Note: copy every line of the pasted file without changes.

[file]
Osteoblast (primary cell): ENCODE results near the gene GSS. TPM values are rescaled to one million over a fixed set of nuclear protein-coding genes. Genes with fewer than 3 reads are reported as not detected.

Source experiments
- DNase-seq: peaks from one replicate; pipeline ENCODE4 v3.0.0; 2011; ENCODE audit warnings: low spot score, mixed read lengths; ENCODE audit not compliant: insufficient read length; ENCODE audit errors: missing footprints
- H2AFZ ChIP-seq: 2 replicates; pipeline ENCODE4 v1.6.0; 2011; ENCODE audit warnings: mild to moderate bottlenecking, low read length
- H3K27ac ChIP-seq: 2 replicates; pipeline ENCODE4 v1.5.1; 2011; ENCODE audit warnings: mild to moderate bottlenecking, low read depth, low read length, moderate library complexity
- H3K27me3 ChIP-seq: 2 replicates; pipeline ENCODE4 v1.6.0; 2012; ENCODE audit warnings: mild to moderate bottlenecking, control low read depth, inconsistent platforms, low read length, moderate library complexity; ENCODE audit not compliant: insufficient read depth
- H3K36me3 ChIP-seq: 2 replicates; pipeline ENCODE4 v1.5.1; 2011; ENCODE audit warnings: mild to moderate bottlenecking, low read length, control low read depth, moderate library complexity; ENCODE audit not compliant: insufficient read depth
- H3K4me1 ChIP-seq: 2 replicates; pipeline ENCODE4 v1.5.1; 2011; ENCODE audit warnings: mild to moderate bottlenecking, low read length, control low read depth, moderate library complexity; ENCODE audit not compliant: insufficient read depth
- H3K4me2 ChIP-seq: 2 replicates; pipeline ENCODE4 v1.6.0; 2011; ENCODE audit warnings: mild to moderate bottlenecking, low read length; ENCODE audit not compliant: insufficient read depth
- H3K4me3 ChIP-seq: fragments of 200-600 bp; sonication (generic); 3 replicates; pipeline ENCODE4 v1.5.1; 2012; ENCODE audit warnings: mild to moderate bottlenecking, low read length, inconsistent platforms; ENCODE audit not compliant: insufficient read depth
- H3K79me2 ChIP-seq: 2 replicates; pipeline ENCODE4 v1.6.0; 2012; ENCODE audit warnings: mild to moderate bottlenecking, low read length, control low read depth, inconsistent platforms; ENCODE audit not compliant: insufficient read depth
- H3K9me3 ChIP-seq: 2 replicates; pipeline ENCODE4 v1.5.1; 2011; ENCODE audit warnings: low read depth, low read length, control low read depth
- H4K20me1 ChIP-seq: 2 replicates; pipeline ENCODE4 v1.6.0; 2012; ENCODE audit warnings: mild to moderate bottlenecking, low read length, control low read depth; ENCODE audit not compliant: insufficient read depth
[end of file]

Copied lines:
Osteoblast (primary cell): ENCODE results near the gene GSS. TPM values are rescaled to one million over a fixed set of nuclear protein-coding genes. Genes with fewer than 3 reads are reported as not detected.

Source experiments
- DNase-seq: peaks from one replicate; pipeline ENCODE4 v3.0.0; 2011; ENCODE audit warnings: low spot score, mixed read lengths; ENCODE audit not compliant: insufficient read length; ENCODE audit errors: missing footprints
- H2AFZ ChIP-seq: 2 replicates; pipeline ENCODE4 v1.6.0; 2011; ENCODE audit warnings: mild to moderate bottlenecking, low read length
- H3K27ac ChIP-seq: 2 replicates; pipeline ENCODE4 v1.5.1; 2011; ENCODE audit warnings: mild to moderate bottlenecking, low read depth, low read length, moderate library complexity
- H3K27me3 ChIP-seq: 2 replicates; pipeline ENCODE4 v1.6.0; 2012; ENCODE audit warnings: mild to moderate bottlenecking, control low read depth, inconsistent platforms, low read length, moderate library complexity; ENCODE audit not compliant: insufficient read depth
- H3K36me3 ChIP-seq: 2 replicates; pipeline ENCODE4 v1.5.1; 2011; ENCODE audit warnings: mild to moderate bottlenecking, low read length, control low read depth, moderate library complexity; ENCODE audit not compliant: insufficient read depth
- H3K4me1 ChIP-seq: 2 replicates; pipeline ENCODE4 v1.5.1; 2011; ENCODE audit warnings: mild to moderate bottlenecking, low read length, control low read depth, moderate library complexity; ENCODE audit not compliant: insufficient read depth
- H3K4me2 ChIP-seq: 2 replicates; pipeline ENCODE4 v1.6.0; 2011; ENCODE audit warnings: mild to moderate bottlenecking, low read length; ENCODE audit not compliant: insufficient read depth
- H3K4me3 ChIP-seq: fragments of 200-600 bp; sonication (generic); 3 replicates; pipeline ENCODE4 v1.5.1; 2012; ENCODE audit warnings: mild to moderate bottlenecking, low read length, inconsistent platforms; ENCODE audit not compliant: insufficient read depth
- H3K79me2 ChIP-seq: 2 replicates; pipeline ENCODE4 v1.6.0; 2012; ENCODE audit warnings: mild to moderate bottlenecking, low read length, control low read depth, inconsistent platforms; ENCODE audit not compliant: insufficient read depth
- H3K9me3 ChIP-seq: 2 replicates; pipeline ENCODE4 v1.5.1; 2011; ENCODE audit warnings: low read depth, low read length, control low read depth
- H4K20me1 ChIP-seq: 2 replicates; pipeline ENCODE4 v1.6.0; 2012; ENCODE audit warnings: mild to moderate bottlenecking, low read length, control low read depth; ENCODE audit not compliant: insufficient read depth